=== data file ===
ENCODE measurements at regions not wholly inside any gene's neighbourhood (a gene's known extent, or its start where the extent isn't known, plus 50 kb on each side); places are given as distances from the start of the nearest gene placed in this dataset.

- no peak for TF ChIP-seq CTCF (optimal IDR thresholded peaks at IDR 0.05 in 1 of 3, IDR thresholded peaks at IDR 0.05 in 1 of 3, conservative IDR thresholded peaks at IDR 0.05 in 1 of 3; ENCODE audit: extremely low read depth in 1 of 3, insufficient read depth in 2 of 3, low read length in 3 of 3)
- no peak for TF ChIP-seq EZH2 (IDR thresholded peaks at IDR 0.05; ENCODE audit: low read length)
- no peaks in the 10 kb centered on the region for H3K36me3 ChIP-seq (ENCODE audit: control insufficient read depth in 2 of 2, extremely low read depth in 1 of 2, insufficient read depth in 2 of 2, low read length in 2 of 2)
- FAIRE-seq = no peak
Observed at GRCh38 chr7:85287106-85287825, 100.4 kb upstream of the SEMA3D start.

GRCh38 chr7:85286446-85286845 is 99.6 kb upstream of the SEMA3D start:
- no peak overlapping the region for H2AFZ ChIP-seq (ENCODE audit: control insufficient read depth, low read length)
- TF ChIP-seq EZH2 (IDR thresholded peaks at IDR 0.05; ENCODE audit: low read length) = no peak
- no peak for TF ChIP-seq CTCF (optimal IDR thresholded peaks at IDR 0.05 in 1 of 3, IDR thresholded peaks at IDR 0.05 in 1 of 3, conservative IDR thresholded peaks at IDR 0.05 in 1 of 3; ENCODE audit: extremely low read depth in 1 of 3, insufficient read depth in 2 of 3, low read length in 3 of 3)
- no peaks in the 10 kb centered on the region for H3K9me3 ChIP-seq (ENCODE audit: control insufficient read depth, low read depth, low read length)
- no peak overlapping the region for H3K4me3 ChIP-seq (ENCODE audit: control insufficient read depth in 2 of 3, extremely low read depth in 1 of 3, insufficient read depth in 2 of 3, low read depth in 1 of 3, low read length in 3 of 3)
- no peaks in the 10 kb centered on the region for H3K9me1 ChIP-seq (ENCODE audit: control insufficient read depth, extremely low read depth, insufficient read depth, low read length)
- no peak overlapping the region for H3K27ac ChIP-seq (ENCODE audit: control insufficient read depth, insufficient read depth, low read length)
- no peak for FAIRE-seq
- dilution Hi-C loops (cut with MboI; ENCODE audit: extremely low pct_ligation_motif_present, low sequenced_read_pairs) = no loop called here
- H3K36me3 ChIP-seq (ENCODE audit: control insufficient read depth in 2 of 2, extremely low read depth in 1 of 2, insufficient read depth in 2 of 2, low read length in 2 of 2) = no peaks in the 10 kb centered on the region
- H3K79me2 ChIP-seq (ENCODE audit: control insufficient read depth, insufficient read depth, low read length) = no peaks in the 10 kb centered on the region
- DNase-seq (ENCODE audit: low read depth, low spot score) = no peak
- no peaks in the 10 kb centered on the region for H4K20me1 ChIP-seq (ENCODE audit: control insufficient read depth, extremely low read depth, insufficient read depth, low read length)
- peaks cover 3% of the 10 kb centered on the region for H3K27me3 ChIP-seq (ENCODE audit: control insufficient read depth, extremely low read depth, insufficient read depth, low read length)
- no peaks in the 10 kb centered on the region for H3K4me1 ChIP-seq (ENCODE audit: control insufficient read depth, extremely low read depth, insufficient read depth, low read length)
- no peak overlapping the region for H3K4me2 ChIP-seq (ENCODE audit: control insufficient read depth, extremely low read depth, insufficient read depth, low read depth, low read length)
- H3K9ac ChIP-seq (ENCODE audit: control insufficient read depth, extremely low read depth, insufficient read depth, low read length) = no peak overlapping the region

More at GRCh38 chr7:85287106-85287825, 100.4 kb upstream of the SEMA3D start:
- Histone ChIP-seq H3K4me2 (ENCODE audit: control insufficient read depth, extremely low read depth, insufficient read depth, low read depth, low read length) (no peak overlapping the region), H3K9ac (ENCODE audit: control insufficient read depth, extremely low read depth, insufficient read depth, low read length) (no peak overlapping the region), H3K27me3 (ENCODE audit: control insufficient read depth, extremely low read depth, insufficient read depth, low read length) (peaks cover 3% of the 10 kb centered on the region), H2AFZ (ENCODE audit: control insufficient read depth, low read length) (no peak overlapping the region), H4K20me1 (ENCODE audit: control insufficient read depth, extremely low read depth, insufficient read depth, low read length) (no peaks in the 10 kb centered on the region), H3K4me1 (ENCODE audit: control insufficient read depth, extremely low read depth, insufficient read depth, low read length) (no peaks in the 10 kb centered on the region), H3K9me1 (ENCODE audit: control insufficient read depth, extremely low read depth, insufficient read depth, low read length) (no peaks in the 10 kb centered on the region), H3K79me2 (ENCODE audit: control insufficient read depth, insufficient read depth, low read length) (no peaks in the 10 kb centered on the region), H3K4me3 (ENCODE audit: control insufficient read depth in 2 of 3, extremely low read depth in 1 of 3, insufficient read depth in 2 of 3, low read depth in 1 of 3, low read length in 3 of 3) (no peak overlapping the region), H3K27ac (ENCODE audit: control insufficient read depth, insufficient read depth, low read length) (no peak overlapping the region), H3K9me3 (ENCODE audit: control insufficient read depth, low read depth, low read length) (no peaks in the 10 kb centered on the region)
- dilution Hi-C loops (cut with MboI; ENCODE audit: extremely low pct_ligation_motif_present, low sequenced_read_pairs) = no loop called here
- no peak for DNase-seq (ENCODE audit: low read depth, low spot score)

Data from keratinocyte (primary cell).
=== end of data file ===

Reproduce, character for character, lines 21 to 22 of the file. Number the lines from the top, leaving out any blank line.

- peaks cover 3% of the 10 kb centered on the region for H3K27me3 ChIP-seq (ENCODE audit: control insufficient read depth, extremely low read depth, insufficient read depth, low read length)
- no peaks in the 10 kb centered on the region for H3K4me1 ChIP-seq (ENCODE audit: control insufficient read depth, extremely low read depth, insufficient read depth, low read length)